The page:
I think it’s really motivational when someone takes a tool and puts a new spin to it. It was after the fact, and I’m sorry that I missed it, but Aviva Dunsiger showed what could be done with Storify today. In a educational world where blogging may be passe or if you’re looking to share things up, she took her class to Twitter.
The topic was #communities2012 and #fairytales2012. Using her teacher account, because she doesn’t want her youngsters using the service, they twittered out their messages about their communities and favourite fairy tale lines.
It’s one thing to do the activity but quite another to archive it for later reference and analysis by the students, colleagues, and parents. This is where she turned to Storify. After the event, she assembled the entire event into a Storify page. That way, she keeps it around as long as she wants!
You can check out the Storify page here.
What an interesting way to reach out, engage her students, perform for an audience, and finally pull it all together. I think that it’s a great use for the technology. Kudos, Aviva.
As with all things like this, it works best when people know about it. I wish that I had known; I would have jumped in for a comment or two if I’d been available. I like what happens when you follow #comments4kids and pay a little back. There’s no reason why the same thing couldn’t happen here.
Later that night…
It turns out, after chatting with Aviva, that she’s going to run this activity all week. It’s not too late to give her students a boost. Send them a #communities2012 or #fairytales2012 message today!
Teacher’s Guide to Project Based Learning.
Blogs vs. Term Papers – NYTimes.com
OF all the challenges faced by college and high school students, few inspire as much angst, profanity, procrastination and caffeine consumption as the academic paper. The format — meant to force students to make a point, explain it, defend it, repeat it (whether in 20 pages or 5 paragraphs) — feels to many like an exercise in rigidity and boredom, like practicing piano scales in a minor key.
15 Awesome iPhone and Android-Controlled Robots | iSmashPhone
15 Awesome iPhone and Android-Controlled Robots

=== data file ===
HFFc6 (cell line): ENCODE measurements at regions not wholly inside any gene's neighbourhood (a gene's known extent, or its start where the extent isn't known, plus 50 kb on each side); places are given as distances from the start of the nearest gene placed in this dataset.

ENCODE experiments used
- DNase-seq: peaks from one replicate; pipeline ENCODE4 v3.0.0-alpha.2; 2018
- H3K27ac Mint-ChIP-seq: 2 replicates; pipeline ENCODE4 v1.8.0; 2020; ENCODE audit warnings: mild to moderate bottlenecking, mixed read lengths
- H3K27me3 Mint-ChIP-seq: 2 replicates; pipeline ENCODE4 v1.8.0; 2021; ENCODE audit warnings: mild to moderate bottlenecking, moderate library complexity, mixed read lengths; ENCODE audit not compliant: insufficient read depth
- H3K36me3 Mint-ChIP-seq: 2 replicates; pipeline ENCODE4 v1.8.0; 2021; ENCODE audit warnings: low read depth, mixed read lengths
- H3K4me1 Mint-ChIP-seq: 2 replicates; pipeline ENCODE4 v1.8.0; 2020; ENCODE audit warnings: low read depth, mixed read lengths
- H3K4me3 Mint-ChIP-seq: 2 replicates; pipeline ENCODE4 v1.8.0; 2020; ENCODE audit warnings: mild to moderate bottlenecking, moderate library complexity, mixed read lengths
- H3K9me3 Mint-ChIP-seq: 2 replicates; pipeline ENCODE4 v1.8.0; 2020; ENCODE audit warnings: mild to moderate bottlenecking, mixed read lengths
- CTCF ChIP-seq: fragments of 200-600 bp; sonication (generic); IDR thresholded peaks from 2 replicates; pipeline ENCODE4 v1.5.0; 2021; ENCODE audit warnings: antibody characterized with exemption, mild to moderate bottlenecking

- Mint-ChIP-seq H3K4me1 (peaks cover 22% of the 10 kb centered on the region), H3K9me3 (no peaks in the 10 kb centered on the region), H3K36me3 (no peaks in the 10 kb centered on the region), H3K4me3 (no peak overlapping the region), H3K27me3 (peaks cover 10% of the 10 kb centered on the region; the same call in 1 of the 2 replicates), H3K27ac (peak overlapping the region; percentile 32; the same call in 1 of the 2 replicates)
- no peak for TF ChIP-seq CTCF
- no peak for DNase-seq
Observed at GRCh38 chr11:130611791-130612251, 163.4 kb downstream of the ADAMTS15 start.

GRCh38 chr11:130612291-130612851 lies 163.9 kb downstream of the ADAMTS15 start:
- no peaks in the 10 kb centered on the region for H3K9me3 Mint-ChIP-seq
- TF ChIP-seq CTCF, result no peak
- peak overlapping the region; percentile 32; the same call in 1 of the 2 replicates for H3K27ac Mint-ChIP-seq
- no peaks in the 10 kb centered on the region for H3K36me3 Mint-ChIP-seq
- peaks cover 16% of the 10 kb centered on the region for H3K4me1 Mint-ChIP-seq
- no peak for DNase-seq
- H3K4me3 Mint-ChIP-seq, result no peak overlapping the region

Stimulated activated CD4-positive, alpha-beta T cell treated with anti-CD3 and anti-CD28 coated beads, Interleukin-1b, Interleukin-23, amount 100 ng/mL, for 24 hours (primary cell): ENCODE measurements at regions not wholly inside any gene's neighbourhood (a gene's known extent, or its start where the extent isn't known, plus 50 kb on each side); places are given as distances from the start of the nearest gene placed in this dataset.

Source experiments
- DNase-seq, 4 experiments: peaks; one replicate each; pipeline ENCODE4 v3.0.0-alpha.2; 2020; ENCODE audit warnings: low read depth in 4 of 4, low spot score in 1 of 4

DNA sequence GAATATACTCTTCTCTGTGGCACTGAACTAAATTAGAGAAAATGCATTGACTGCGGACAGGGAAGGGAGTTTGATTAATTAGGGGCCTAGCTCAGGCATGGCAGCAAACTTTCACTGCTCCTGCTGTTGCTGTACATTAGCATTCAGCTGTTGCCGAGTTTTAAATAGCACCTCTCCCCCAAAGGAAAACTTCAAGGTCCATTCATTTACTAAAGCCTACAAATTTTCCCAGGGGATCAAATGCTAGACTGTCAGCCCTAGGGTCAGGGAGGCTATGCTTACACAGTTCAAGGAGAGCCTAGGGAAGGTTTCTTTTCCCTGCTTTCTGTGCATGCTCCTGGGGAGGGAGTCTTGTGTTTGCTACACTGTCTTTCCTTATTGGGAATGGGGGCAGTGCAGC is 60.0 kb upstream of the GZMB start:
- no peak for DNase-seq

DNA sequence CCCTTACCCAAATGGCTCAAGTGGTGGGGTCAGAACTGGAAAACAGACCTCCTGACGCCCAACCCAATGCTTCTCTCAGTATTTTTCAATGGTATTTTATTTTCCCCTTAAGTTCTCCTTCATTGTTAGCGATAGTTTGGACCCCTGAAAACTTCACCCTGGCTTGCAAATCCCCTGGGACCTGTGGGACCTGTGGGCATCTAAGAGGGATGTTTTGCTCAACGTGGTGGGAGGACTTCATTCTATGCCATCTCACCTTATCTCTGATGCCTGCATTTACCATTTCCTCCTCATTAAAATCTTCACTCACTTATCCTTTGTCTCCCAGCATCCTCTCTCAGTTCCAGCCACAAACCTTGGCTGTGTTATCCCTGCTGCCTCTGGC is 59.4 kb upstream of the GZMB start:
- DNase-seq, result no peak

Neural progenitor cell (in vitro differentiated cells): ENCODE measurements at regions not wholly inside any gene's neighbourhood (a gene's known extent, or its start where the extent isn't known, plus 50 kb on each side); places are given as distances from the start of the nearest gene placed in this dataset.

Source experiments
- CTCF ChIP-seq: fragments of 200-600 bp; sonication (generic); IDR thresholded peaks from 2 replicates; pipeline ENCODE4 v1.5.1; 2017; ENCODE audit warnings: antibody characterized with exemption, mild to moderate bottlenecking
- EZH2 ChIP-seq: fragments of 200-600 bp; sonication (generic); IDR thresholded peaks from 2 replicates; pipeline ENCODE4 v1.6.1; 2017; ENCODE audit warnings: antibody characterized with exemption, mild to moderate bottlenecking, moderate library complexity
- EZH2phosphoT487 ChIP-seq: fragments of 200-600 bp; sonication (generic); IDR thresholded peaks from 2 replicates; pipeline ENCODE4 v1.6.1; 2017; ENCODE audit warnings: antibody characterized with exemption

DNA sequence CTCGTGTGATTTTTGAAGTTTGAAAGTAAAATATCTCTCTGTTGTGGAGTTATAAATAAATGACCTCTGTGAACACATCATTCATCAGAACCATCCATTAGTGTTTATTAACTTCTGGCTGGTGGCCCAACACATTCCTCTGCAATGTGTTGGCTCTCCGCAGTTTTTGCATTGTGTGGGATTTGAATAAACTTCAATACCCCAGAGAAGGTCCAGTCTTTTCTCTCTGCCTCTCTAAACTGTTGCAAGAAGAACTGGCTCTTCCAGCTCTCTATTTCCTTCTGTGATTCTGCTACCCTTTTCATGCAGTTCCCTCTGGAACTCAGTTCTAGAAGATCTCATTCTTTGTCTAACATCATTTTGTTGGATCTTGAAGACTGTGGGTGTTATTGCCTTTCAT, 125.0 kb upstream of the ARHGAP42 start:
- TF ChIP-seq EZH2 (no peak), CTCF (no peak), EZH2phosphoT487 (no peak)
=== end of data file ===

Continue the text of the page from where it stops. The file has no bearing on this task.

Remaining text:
What you should really do on Twitter | Econsultancy
Business users coming to Twitter receive some advice that may not help them in the long run. Here’s an alternative view.
How Things Fly
What makes an airplane fly? How does a spacecraft stay in orbit? Why does a balloon float in the air?
What are you waiting for? Come and find out!
37 Ways Teachers Should Use Pinterest| The Committed Sardine
There are a lot of great technology tools out there for teachers that can make it easier to connect with other educators, get ideas for classroom activities, and find inspiration. One of the newest and best of these online tools is Pinterest, which has quickly become a favorite among educators. Using online “pinboards” teachers can save everything from photos to blog posts in one easily accessible and usable place.
Zynga’s bid for Draw Something may top $200 million — Tech News and Analysis
What a strange story – a New York-based startup that began its life as a dating-gaming company, went through many incarnations has finally hit the jackpot. OMGPOP, the company behind Draw Something, a mobile and Internet game inspired by Pictionary, is being actively pursued by Zynga, which is considering offering $200 million for the fast growing game-maker, sources familiar with the companies tell us.
BBC – A History of the World – Location – North America
A History of the World – wow!
Are You In Control of Your Social Media Privacy? [INFOGRAPHIC]
By now, we know that social media behavior differs, based on factors like gender, age and nationality. It turns out, how you manage your social media privacy may depend on similar indicators.
[INFOGRAPHIC] How Much Does A One-Second Page Load Delay Cost?
Google has long been telling us how long it took to perform whatever search we sent its way. That little note may seem self-congratulatory to the average Internet user, but it’s vitally important.
Teaching kids to be ‘digital citizens’ (not just ‘digital natives’) – The Answer Sheet – The Washington Post
I often hear adults describing today’s young people as “digital natives,” usually with a tone of resignation or acceptance: “They are so far ahead of us, but we can turn to them for help,” is the general message I hear.
Posted from Diigo. The rest of my favorite links are here.